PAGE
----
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SIX WAYS: LMS can help ease the labor crunch: Labor management systems continue their transition from engineered labor standard software systems to valuable tools that help shippers achieve their labor optimization goals.

Long considered the go-to software platform for companies that wanted to use engineering standards to track workforce productivity, labor management systems (LMS) have found a new home in today's tight labor market. Instead of asking industrial engineers to pore over the employee activity data and report on productivity levels generated by the LMS, the software helps companies better understand labor costs, evaluate work processes and make more informed staffing decisions.

Add advanced technologies like artificial intelligence (AI) and machine learning (ML) to the equation, and you get a software suite that helps with one of industry's biggest challenges: balancing low labor availability with a booming e-commerce marketplace and ever-changing customer demands.

"Early on, the emphasis for LMS was labor measurement and engineered labor standards," says Bob Hood, a Capgemini principal and lead for the group's Move Domain practice. "It was really all about an absolute focus on gaining efficiencies and driving productivity, with a lot of companies seeing labor cost reductions as a result."

Fast-forward to 2019 and companies that are dealing with the lowest national unemployment rate in nearly 50 years are now seeing LMS through a different lens. "A greater emphasis is being placed on labor forecasting and scheduling, versus drawing as much productivity as possible from an existing labor force," says Hood, who sees the temporary labor movement that's prevalent in many warehouses and DCs as a key driver of this shift. "A lot of DCs are staffed by agencies as opposed to full-time employees, and companies have to be able to provide reliable labor forecasts for those agencies."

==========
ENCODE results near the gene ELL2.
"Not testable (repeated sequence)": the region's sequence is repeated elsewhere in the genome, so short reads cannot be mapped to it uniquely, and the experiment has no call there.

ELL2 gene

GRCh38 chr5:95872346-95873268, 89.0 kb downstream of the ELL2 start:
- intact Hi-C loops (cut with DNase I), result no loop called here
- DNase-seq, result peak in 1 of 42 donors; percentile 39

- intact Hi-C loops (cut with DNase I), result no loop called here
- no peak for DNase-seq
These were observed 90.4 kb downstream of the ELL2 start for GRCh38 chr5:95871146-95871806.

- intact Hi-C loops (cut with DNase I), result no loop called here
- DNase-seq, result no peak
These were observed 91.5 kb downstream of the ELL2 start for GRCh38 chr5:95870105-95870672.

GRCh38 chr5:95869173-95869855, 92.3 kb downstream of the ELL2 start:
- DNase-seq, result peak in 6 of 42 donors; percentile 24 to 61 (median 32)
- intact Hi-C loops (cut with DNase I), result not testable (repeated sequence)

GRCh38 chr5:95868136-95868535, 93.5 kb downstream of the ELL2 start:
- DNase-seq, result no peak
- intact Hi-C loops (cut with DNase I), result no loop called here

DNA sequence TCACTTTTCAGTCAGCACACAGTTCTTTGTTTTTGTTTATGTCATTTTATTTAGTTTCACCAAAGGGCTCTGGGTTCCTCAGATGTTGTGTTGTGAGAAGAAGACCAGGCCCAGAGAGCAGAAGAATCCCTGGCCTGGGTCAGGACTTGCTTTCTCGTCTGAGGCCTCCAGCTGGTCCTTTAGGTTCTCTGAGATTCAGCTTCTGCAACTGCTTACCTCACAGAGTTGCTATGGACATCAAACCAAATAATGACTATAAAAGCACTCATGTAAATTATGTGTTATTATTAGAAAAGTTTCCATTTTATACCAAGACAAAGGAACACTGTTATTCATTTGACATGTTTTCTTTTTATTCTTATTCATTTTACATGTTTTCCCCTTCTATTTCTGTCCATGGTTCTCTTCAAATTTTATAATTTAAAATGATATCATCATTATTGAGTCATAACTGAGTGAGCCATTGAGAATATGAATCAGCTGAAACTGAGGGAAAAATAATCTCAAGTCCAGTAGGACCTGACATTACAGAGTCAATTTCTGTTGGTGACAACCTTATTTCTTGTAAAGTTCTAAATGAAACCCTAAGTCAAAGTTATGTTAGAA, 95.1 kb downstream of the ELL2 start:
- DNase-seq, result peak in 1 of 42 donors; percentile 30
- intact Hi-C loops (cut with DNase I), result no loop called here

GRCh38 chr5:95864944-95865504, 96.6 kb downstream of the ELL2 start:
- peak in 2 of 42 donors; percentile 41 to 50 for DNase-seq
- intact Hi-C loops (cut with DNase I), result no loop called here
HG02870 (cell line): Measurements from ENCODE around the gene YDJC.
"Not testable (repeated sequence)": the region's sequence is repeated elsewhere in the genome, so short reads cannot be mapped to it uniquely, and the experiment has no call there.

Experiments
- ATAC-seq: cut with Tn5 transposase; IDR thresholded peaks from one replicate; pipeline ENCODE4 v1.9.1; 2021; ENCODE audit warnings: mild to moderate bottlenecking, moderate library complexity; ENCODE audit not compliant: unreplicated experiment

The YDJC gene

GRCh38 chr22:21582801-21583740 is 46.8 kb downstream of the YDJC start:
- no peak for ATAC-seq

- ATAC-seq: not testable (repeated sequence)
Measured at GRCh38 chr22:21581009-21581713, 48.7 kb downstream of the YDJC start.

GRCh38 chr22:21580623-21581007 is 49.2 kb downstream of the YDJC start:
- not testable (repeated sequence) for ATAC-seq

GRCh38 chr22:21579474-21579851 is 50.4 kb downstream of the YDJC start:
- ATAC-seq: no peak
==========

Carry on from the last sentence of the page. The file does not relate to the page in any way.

In the absence of that data--which LMS can track, assess and disseminate--companies can schedule the appropriate number of temp workers to show up on any given day. "This also ensures that companies aren't overstaffed in terms of resources," says Hood, "and that they're not spending more money than needed on labor."

Easing the crunch

Companies are beginning to catch on to the value of LMS, but there's still room for this software segment to grow. According to Peerless Research Group's 2019 Materials Handling Technology Study, 17% of companies are currently using LMS or workforce management systems in their warehousing and distribution environments, and 21% are planning to evaluate, purchase or upgrade these solutions within the next 24 months.

"LMS is mature technology; it's not new/' Dwight Klappich, research vice president at Gartner, points out. "Historically, uptick was limited because the software was really designed for industrial engineers who wanted to bring labor analyzation capabilities in-house and manage them. That has changed over the last 18 months to 24 months, with Klappich pointing to what he calls a "fundamental change" in organizations' attitudes toward operational labor.

"In the past, a lot of companies treated operational labor as a fungible asset," he explains. "It was easily replaceable because companies knew that they could go out and get 10 new resumes for every open position. That's just not the case anymore." If economic indicators are on point, that situation isn't going to change anytime soon. As shippers are forced to pick from a smaller and smaller national labor pool, LMS is stepping in to help. Here's how:

1 Supporting and improving the labor planning process. In a world where customers want and expect their orders delivered next-day or same-day, effective warehouse and DC labor is simply a must-have. Seasonal business changes, for example, can quickly send warehouse and logistics managers into tailspins as they scramble to cover shifts. Hood says that LMS helps sooth some of these paint points by helping companies better understand and respond to those needs. In other words, shippers are leveraging the information from the software (and from their other supply chain management platforms) to get a longer-view of their fulfillment and distribution labor needs. "Then," Hood says, "they're using the tools to do a more effective job at scheduling labor."